Homily (Reflection) for the Memorial of Saint Boniface, B.M. (05th June, 2021) on the Gospel and the Memorial


Tob 12:1.5-15.20;

Tob 13:2.6-8. (R. v.1);

Mk 12:38-44.

Saint Boniface (c. 675–754)[1], known as the apostle of the Germans, was an English Benedictine monk who gave up being elected abbot to devote his life to the conversion of the Germanic tribes. On his first missionary journey in 719 at the request of Pope Gregory II, paganism was a way of life. What Christianity he did find had either lapsed into paganism or was mixed with error. The clergy were mainly responsible for these latter conditions since they were in many instances uneducated, lax and questionably obedient to their bishops. In particular instances their very ordinations were questionable. The Holy Father instructed him to reform the German Church and gave him letters to the religious and civil leaders. He was made a regional bishop and authorized to organize the whole German Church. In the Frankish kingdom, he met great problems because of lay interference in bishops’ elections, the worldliness of the clergy and lack of papal control. During a final mission to the Frisians, Boniface and 53 companions were massacred while he was preparing converts for confirmation.[2]

Topic: Widow’s mite.

Often people talk about widow’s mite especially while giving. We see that widow in today’s gospel. As Jesus watched the crowd putting money into the treasury, “Many rich people put in large sums. A poor widow came and put in two small copper coins, which are worth a penny” (Mk 12: 41-42).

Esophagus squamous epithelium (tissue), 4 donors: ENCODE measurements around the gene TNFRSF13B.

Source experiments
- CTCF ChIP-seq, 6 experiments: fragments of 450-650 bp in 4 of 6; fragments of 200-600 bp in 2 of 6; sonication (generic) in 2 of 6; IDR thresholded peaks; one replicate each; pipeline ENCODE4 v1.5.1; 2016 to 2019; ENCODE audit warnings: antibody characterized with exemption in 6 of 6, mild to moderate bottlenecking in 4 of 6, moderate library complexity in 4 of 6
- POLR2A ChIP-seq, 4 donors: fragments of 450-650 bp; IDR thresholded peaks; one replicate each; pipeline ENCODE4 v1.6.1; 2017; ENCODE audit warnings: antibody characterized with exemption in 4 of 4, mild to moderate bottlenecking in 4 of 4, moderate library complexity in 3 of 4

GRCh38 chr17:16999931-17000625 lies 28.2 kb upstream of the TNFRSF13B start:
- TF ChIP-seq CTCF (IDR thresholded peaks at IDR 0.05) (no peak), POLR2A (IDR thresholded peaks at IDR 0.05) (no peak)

Jesus said to His disciples,

Truly I tell you, this poor widow has put in more than all those who are contributing to the treasury. For all of them have contributed out of their abundance; but she out of her poverty has put in everything she had, all she had to live on (Mk 12:43-44).

William Barclay rightly draws some lessons from this poor widow’s offering: Real giving must be sacrificial. The amount of the gift never matters so much as its cost to the giver, not the size of the gift, but the sacrifice. Again, Real giving has a certain recklessness in it[3].

Therefore, an offering cannot be correctly tagged ‘widows mite’ based on the amount but based on what the giver has. Hence, Saint Paul writes: “the gift is acceptable according to what one has–not according to what one does not have” (2Cor 8:12). Give in relation to what God has blessed you with. We are celebrating Saint Boniface today because he offered himself entirely.

Bible Reading: 1Cor 12:1-30; 2Cor 8:1-15; Heb 12:14-28; 13:5-6; Ps 49:5-20.

Thought for today: Do you give to God sacrificially?

Let us pray: God our Father, help us to offer to you and to our neighbours in relation to what we have – Amen.

Saint Boniface – Pray for us.

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[3] Barclay, W. (2006). The daily study bible: The gospel of Mark. Bangalore: Theological Publications in India, pp. 302-303.

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